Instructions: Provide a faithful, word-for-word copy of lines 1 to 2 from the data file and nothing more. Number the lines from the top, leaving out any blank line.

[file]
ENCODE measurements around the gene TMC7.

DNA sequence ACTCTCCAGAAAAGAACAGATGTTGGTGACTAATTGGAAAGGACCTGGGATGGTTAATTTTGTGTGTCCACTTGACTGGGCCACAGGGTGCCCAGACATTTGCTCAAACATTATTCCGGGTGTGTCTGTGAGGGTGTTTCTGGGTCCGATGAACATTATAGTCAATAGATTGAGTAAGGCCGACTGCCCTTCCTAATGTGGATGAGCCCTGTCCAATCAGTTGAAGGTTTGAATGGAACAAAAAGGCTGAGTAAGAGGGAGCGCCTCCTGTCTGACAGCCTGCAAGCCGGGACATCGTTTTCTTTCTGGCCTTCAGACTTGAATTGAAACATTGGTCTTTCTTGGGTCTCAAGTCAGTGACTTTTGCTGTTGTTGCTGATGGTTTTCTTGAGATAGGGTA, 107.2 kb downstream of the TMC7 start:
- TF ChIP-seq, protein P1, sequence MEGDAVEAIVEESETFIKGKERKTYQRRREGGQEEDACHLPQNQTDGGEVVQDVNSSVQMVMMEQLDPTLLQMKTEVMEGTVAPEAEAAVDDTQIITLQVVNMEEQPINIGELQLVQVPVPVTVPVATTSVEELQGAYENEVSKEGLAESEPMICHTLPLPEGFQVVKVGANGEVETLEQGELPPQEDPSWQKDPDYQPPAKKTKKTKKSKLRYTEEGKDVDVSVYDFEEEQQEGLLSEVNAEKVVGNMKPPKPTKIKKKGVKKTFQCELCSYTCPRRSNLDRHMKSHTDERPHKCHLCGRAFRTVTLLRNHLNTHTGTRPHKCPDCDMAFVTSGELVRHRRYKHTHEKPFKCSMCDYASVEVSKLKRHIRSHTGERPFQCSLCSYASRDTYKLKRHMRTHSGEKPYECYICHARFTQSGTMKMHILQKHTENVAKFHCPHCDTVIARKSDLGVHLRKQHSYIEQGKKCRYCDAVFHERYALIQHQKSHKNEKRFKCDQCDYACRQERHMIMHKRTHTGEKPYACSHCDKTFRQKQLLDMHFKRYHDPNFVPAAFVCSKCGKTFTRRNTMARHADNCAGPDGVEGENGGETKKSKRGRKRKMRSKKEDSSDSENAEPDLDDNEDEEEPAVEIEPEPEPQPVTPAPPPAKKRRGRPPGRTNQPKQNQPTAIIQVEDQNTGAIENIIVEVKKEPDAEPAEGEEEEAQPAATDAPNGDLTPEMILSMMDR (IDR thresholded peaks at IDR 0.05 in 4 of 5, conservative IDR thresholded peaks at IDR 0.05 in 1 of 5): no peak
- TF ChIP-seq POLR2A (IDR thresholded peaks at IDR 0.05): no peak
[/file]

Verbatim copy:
ENCODE measurements around the gene TMC7.

DNA sequence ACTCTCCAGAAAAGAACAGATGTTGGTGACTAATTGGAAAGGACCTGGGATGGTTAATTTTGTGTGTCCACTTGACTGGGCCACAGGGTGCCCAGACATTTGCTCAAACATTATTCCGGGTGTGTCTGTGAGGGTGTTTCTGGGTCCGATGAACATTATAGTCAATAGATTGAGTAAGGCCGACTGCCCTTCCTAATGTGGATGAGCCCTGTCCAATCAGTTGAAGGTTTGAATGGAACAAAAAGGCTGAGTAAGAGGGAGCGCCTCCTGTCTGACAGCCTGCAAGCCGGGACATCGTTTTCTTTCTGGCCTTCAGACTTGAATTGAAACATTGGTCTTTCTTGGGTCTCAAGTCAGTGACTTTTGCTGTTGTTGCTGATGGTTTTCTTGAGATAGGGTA, 107.2 kb downstream of the TMC7 start: